Fibrochondrogenesis of hESCs: Growth factor combinations and cocultures

Gwendolyn M. Hoben, Vincent P. Willard, Kyriacos A. Athanasiou

Research output: Contribution to journalArticlepeer-review

57 Scopus citations


The successful differentiation of human embryonic stem cells (hESCs) to fibrochondrocyte-like cells and characterization of these differentiated cells is a critical step toward tissue engineering of musculoskeletal fibrocartilages (e.g., knee meniscus, temporomandibular joint disc, and intervertebral disc). In this study, growth factors and primary cell cocultures were applied to hESC embryoid bodies (EBs) for 3 weeks and evaluated for their effect on the synthesis of critical fibrocartilage matrix components: glycosaminoglycans (GAG) and collagens (types I, II, and VI). Changes in surface markers (CD105, CD44, SSEA, PDGFRα) after the differentiation treatments were also analyzed. The study was conducted in three phases: (1) examination of growth factors (TGF-β3, BMP-2, BMP-4, BMP-6, PDGF-BB, sonic hedgehog protein); (2) comparison of two cocultures (primary chondrocytes or fibrochondrocytes); and (3) the combination of the most effective growth factor and coculture regimen. TGF-β3 with BMP-4 yielded EBs positive for collagens I, II, and VI, with up to 6.7- and 4.8-fold increases in GAG and collagen, respectively. Analysis of cell surface markers showed a significant increase in CD44 with the TGF-β3 + BMP-4 treatment compared to the controls. Coculture with fibrochondrocytes resulted in up to a 9.8-fold increase in collagen II production. The combination of the growth factors BMP-4 + TGF-β3 with the fibrochondrocyte coculture led to an increase in cell proliferation and GAG production compared to either treatment alone. This study determined two powerful treatments for inducing fibrocartilaginous differentiation of hESCs and provides a foundation for using flow cytometry to purify these differentiated cells.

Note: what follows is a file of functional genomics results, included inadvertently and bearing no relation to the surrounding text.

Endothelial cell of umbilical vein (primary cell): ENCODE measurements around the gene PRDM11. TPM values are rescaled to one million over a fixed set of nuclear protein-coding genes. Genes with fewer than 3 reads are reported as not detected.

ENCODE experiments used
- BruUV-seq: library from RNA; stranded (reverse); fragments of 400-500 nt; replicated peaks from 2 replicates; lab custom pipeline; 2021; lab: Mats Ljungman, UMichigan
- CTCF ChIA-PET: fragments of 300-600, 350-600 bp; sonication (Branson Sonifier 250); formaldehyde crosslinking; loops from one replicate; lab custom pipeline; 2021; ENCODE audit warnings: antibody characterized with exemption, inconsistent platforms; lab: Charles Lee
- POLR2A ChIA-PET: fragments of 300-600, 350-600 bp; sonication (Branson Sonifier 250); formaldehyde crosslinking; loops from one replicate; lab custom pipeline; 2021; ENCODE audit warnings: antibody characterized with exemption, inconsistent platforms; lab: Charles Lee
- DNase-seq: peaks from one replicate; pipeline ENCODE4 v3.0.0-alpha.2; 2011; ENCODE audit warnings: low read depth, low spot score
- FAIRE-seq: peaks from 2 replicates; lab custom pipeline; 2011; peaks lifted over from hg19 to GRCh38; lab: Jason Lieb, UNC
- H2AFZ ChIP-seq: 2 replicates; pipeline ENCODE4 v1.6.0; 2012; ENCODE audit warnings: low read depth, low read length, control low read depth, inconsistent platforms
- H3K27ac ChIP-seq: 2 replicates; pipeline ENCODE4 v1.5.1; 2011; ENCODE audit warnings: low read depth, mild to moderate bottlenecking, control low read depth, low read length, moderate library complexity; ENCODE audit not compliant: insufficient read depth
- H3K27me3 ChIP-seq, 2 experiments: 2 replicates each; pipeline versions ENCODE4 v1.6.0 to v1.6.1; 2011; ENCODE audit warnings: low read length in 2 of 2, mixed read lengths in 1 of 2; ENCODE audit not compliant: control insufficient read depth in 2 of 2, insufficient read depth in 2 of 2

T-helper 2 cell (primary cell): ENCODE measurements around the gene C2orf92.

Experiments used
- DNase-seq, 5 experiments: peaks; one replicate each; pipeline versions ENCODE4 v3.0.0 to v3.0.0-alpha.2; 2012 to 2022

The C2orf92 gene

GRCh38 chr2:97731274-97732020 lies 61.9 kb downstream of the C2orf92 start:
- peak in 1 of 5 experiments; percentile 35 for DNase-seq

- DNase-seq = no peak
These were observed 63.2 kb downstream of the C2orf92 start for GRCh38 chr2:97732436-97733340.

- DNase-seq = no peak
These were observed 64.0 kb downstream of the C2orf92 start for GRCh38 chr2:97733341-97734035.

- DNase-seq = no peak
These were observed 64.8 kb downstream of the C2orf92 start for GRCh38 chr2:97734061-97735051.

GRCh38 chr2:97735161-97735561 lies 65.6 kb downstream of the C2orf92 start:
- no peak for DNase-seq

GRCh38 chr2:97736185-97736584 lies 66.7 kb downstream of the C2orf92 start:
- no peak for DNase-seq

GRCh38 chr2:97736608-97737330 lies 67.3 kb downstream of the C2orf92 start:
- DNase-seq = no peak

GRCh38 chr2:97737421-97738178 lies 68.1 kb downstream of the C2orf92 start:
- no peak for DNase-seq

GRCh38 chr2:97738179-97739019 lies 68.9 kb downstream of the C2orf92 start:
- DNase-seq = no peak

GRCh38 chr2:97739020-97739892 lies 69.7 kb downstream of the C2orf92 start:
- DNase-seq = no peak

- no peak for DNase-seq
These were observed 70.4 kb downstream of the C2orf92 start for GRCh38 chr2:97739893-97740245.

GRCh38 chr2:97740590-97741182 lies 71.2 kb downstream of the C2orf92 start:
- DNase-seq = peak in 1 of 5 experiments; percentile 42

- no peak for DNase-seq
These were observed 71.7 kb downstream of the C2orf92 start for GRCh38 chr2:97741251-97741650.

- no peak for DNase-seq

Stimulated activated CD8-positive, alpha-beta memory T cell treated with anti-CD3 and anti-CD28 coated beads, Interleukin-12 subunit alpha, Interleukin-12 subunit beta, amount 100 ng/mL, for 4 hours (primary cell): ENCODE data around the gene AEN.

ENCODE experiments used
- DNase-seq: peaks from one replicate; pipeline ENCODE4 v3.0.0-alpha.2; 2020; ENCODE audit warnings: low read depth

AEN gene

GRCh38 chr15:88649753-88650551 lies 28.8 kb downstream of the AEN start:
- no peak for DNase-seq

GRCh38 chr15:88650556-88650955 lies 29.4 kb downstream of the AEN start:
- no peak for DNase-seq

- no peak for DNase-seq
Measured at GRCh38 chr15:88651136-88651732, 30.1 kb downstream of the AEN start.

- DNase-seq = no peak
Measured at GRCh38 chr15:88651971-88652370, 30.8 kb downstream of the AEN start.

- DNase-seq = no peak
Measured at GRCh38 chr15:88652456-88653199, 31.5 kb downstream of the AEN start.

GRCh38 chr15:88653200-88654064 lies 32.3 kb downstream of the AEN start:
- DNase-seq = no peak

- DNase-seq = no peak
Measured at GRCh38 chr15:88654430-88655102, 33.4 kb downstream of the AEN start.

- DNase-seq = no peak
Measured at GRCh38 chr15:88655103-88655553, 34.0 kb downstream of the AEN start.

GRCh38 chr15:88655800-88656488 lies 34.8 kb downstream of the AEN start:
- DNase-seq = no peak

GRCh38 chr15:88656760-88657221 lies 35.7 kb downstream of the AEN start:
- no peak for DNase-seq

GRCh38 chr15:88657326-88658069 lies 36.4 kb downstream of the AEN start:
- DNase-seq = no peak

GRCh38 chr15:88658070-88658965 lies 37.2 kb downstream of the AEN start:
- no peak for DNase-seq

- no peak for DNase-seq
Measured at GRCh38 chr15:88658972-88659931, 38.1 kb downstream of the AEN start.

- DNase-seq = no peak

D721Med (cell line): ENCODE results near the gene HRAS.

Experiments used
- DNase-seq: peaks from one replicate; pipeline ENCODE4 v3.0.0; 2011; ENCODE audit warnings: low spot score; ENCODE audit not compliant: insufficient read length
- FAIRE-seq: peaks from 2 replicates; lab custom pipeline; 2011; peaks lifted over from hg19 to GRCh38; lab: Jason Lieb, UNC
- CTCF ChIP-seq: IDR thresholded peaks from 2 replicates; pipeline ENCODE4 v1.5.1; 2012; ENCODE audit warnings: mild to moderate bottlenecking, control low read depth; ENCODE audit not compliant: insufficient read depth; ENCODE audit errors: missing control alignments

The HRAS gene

Original languageEnglish (US)
Pages (from-to)283-292
Number of pages10
JournalStem Cells and Development
Issue number2
StatePublished - Mar 1 2009
Externally publishedYes

ASJC Scopus subject areas

  • Cell Biology
  • Developmental Biology
  • Hematology


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